Nader airs a new parody

And our ad critics are torn: Best campaign spot so far or a tired retread?

Published November 1, 2000 6:31PM (EST)

Ralph Nader has run his campaign with a lightweight war chest, having raised only about $6 million. (Gore has raised $133 million; Bush, $187 million.) While the major-party candidates have crowded the airwaves with dozens of television spots, Nader has invested in just two.

His second effort has a tough act to follow. The first, a sendup of the MasterCard "Priceless" ad campaign, earned the candidate raves, a lawsuit and tons of free publicity. The latest Nader commercial uses a similar tactic, taking off on a popular ad, starring a lineup of woeful youths, run by But this time, according to Salon's political ad panel, the ad gets mixed results.

Ralph Nader, "Grow Up"

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Richard Blow is the former executive editor of George magazine and is working on a book about John F. Kennedy Jr.

I love this ad. Since it's a takeoff on the spot, I suspect this means that the ad is targeted to tech-generation voters in California, Washington and Oregon, where Nader has his greatest support. Young voters who felt an affinity for the earlier spot might well feel the same emotional connection to this one, and a vote for Nader is clearly an emotional vote, not a practical one.

Filmed in black and white, the ad posits a stark choice between disillusionment and idealism. We all know that kids have spot-on bullshit detectors, and these youngsters, their faces giving away no hint of mischief, slyly suggest that Al Gore and George W. are equally full of shit. (Children can also get away with saying things that adults can't.) These kids remind us that our presidents should be talking about larger things than the importance of literacy or prescription drugs for seniors; they should inspire. Their words tap into Americans' latent idealism and humanity's biological compulsion to leave the world better for our children than it was for us. Not bad for a 30-second spot.

Now, would it get me to vote for Nader (who is almost an afterthought here)? Not if I weren't leaning toward him in the first place. But if I were, would it keep me from defecting out of a last-minute pragmatism? Yeah, it probably would. And that's the mark of a good ad; it knows what it's trying to do and, on those terms, it succeeds.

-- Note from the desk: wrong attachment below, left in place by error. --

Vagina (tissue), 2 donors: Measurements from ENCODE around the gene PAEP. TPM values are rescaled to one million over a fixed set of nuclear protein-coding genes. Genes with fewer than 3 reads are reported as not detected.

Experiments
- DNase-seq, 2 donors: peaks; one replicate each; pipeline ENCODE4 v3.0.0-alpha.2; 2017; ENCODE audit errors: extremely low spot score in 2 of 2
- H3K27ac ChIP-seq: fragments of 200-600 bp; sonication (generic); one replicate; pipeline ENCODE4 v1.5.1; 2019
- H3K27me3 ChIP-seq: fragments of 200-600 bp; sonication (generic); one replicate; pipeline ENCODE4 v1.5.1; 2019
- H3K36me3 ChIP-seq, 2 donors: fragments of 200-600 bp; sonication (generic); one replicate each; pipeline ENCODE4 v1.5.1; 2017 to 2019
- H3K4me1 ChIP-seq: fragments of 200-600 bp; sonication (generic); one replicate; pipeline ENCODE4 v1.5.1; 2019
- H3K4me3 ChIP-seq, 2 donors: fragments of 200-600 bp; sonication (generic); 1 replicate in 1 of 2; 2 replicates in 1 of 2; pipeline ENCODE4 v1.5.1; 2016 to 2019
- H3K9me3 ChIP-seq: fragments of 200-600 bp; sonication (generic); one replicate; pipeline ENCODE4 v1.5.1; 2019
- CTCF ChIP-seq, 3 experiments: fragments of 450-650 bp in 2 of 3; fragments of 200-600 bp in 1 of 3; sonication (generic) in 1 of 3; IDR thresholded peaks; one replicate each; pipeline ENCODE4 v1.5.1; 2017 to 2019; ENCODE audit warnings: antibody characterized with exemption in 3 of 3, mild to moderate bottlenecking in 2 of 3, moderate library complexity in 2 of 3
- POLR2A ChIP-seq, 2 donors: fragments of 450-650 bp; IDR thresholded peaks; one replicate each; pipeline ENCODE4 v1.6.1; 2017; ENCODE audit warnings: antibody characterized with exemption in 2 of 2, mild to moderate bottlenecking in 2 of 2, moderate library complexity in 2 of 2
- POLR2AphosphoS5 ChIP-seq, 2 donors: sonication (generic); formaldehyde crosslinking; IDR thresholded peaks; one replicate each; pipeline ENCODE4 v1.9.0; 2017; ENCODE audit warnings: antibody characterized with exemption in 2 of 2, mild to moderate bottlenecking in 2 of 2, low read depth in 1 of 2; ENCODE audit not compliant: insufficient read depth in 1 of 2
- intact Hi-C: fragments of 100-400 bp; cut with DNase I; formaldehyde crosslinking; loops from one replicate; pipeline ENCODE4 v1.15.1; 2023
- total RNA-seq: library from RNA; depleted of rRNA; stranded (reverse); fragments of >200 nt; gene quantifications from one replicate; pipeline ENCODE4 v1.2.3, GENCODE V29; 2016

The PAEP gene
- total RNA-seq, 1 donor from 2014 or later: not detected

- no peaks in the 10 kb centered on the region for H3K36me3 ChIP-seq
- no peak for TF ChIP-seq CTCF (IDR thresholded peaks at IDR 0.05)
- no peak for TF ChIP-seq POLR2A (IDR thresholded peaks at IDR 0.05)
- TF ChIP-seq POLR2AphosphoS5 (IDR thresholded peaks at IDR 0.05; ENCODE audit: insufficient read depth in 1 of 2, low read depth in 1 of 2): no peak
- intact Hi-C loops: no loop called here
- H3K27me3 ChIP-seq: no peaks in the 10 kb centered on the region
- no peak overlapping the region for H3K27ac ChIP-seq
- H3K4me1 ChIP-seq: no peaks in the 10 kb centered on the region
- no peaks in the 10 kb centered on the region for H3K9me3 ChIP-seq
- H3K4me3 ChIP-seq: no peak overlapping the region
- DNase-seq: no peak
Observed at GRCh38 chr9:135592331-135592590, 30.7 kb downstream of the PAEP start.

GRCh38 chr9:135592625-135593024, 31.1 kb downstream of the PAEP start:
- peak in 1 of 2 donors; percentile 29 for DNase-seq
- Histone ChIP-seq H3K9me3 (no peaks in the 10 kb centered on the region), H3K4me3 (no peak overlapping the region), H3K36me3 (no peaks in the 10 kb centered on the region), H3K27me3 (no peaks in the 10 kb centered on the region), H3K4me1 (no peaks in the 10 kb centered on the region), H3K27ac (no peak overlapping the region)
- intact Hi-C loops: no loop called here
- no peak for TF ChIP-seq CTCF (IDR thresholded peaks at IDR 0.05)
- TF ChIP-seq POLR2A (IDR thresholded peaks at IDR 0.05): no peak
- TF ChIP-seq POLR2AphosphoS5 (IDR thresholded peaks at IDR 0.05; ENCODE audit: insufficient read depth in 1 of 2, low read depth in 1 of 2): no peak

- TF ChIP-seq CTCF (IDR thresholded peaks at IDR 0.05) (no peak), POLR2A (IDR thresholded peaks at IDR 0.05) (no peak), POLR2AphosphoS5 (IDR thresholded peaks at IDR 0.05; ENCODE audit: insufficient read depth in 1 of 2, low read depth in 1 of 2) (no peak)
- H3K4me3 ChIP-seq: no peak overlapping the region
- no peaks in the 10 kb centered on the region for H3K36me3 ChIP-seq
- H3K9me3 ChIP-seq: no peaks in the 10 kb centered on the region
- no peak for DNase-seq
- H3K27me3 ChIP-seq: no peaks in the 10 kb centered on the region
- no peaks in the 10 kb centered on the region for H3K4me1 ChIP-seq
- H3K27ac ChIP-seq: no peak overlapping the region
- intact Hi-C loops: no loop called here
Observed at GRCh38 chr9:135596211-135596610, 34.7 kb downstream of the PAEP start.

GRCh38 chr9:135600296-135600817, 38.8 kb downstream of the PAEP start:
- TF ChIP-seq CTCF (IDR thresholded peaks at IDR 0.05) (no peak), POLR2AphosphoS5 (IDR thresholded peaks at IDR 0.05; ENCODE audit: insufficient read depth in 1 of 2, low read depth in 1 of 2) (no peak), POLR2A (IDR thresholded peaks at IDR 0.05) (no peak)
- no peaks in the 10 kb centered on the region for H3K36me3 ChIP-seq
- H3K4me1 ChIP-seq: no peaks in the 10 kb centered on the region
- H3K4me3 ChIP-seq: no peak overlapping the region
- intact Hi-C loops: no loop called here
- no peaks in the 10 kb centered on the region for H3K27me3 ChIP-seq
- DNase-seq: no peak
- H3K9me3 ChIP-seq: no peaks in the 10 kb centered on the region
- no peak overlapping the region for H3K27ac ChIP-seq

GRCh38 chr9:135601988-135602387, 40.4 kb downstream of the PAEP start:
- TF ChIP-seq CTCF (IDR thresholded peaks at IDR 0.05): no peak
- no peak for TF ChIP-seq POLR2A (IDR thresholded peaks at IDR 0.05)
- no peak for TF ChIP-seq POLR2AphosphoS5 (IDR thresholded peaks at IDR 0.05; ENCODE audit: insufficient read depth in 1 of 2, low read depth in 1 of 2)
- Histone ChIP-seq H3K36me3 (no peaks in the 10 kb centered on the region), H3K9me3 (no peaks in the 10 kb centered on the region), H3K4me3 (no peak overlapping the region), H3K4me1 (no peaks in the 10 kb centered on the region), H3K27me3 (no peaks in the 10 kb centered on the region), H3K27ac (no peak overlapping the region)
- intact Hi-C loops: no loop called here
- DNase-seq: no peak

Scott Banda is a creative director at J. Walter Thompson in San Francisco.

Nader is blatantly stealing (for the second time -- the first time was MasterCard), and his promise is really no different from the other guys': "It'll be a better world with me in charge." Nader might have better taste in advertising, but if he is willing to steal from companies, who else could he steal from?

Steve Sandoz is a creative director with Wieden & Kennedy, the advertising agency responsible for Nike's ad campaign.

This Nader ad is by no means perfect. I mean, after all, it is a parody of a parody. (It spoofs the ad that spoofed the Nike "Will you let me play?" ad.) But that little bit of nit-picking aside, this is arguably the best ad I've seen during the fall's deluge of political double talk. And the points it makes are completely valid. Are voters disenfranchised? Yes. Do many people consider Bush or Gore the lesser of two evils? Yes again. Are we in for four more years of politics as usual? It looks like it.

By offering up Nader as a candidate who actually understands how let down and disappointed people are by their electoral choices, he effectively positions himself as the one person with the integrity and will to actually make a difference.

Will it be enough to get him elected? Not by a long shot. Will it make many people wish that he could? Definitely. I only wish Nader had started running ads like this back in July. Then maybe this whole campaign could have operated on a higher, more relevant plane.

Mark Frisk is a senior producer at Ogilvy & Mather in New York.

Going satirical twice in a row is lame. The MasterCard takeoff was brilliant and well-done. The effect was enhanced because MasterCard is a huge corporation. The original ad took a straightforward approach, so the spoof was automatically funny. It would have been hard not to be funny. And I think funny is almost always good in advertising. Nader also got tons of free P.R. from MasterCard's lawsuit. That spot was a real win.

This thing, though, lampooning a spot for -- one that I found genuinely entertaining and effective -- is another matter entirely. The original ad was funny. The implicit premise -- that the poor kids would grow up to be abused corporate lackeys, but could help them better their job prospects -- was goofy enough to be charming and build positive value for

By spoofing a funny commercial, Nader has ended up with a decidedly unfunny spot. I guess it's a kind of double-negative effect. It's flat and meaningless, and I don't buy any of it. As if Ralph Nader is going to fix any of these problems! It's misleading, pie-in-the-sky crap. It's entirely negative against the major-party candidates and, at least for me, reinforces the fact that Nader has not put forth clearly his ideas for fixing the problems he sees.

It's one thing to rail against corporate power and quite another to actually venture some solid, reasonable, realistic proposals for curtailing it. Such a bold step might have actually resulted in an effective TV ad.

By Alicia Montgomery

Alicia Montgomery is an associate editor in Salon's Washington bureau.

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